If I take a 12’ magnifying glass and put it in the sun, and then position a 1’ magnifying glass just a little past the focal point of the larger lens in such a way that it will catch the diverging light from the larger lens and straighten it out, would I be able to burn things at a distance? A neighbor's barn, for instance?
Not that I'm thinking about doing that. I like my neighbors. Okay, I probably don't really like them, but I don't dislike them enough to burn down their barn. But then again, I just moved here, and I don't even really know them yet. I guess time will tell . . .
Yes, it is focused by the larger lens down to a focal point of intense heat. Just past the focal point, the light begins to spread out. If a much smaller lens is there to intercept the light as it begins to spread back out, that smaller lens will act as a beam-straightener. Why is this any different from a flashlight with an adjustable focus?
I believe it's the same principle as used in flashlights that have a twistable head to narrow or broaden the beam.
As Parados said, this still doesn't create a coherent beam, nor a collimated beam. And you can see this by simply moving the focused circle of a one of those flashlights and shining it on a more distant surface... the focused area will be larger.
Commercial grade lasers also have a degree of de-cohererne and will get larger at a distance, but the change is far less pronounced in a laser (I think the de-coherence may be due to scattering, but I'm not sure). It may also be due to lower grade components and adjustments. Again, I'm not sure.
Speaking of solar ideas, if you had five 12” lenses fitted into a large piece of plywood in such a way that they form a circle, and you then placed a mirror below each lens in such way that it would reflect the focal point of each lens to the center of the circle where there would be a piece of 1” diameter black iron pipe through which water would flow and become heated, wouldn’t that be cool . . . er, hot?
Mon 18 Jan, 2016 05:51 pm
You've got an interesting mind there, Glenn. I hope you're saving it for something important.
I've spent my internet career on the important **** in what I like to call "Operation _____ ____" I'm retired from that, and am just trying to have a good time now.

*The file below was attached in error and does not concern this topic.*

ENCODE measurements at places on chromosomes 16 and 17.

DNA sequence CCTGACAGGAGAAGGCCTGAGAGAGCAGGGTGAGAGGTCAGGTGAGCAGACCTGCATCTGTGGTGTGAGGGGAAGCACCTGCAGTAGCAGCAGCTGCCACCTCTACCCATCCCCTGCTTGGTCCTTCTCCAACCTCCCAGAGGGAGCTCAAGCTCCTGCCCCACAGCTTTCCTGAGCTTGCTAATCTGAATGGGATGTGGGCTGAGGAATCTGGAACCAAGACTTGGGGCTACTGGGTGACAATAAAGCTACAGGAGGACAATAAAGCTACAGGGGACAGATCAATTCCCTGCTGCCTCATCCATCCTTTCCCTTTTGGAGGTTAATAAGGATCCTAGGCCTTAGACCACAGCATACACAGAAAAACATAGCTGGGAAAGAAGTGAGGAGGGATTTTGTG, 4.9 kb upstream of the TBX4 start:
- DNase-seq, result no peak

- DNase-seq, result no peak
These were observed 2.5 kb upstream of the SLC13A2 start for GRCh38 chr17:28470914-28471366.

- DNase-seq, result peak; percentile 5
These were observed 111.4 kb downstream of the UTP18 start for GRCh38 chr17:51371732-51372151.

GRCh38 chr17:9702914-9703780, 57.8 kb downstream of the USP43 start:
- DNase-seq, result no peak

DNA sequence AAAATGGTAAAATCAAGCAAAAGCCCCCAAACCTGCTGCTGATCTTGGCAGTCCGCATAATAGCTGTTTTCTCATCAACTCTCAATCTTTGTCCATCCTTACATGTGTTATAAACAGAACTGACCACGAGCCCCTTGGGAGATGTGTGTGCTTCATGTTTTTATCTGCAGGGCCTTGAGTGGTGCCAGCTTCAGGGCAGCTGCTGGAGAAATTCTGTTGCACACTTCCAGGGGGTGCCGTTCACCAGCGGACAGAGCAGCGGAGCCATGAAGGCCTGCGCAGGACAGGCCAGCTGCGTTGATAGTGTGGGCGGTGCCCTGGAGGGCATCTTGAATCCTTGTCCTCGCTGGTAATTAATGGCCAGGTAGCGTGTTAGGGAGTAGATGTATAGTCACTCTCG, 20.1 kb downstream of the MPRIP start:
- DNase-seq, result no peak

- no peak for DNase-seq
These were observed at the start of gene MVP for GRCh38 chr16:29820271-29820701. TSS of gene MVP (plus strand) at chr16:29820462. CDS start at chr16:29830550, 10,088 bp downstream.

Mon 18 Jan, 2016 06:01 pm
It's not much different but when you focus down a flashlight it doesn't start a neighbor's barn on fire. Nor will your attempt to make a straight beam of white light start your neighbors barn on fire. It may work as a fairly dim spotlight but it will lose intensity over distance because it is still just white light that is bouncing off itself.
But the light from the flashlight is coming from a small bulb which is powered by low voltage batteries--extremely low heat output--while the source of the light for the beam I am describing is concentrated sunlight capable of starting fires.
Mon 18 Jan, 2016 06:29 pm
You seem to be fixated on your neighbor's barn. Do you and the barn have a "history"?
Fixated? Hell, this will be my fourth post in a row in which I haven't mentioned my neighbor's barn.
A "history"? Well, since you asked, that barn is where my sister lost her virginity to the son of the guy who now owns it. And that guy liked to use magnifying glasses to fry ants. I'm just into poetic justice.
Tue 19 Jan, 2016 12:59 am
Definitely a thread worthy of 7 or maybe even 8 thumbs up.
If all goes as planned, I will definitely be forgetting about my neighbor's barn, as there will be nothing there to remind me of it.
Spend some time melting metal with the sun.
But where's the poetic justice in that?
Tue 19 Jan, 2016 06:06 pm
Okay, so if you had a lens like the one in the video, and you focused it onto a small piece of black cast-iron tube, how much water would have to pass through that tube in order to keep it cool enough to not melt? And what possible uses would there be for the very hot water coming out the other end of that tube?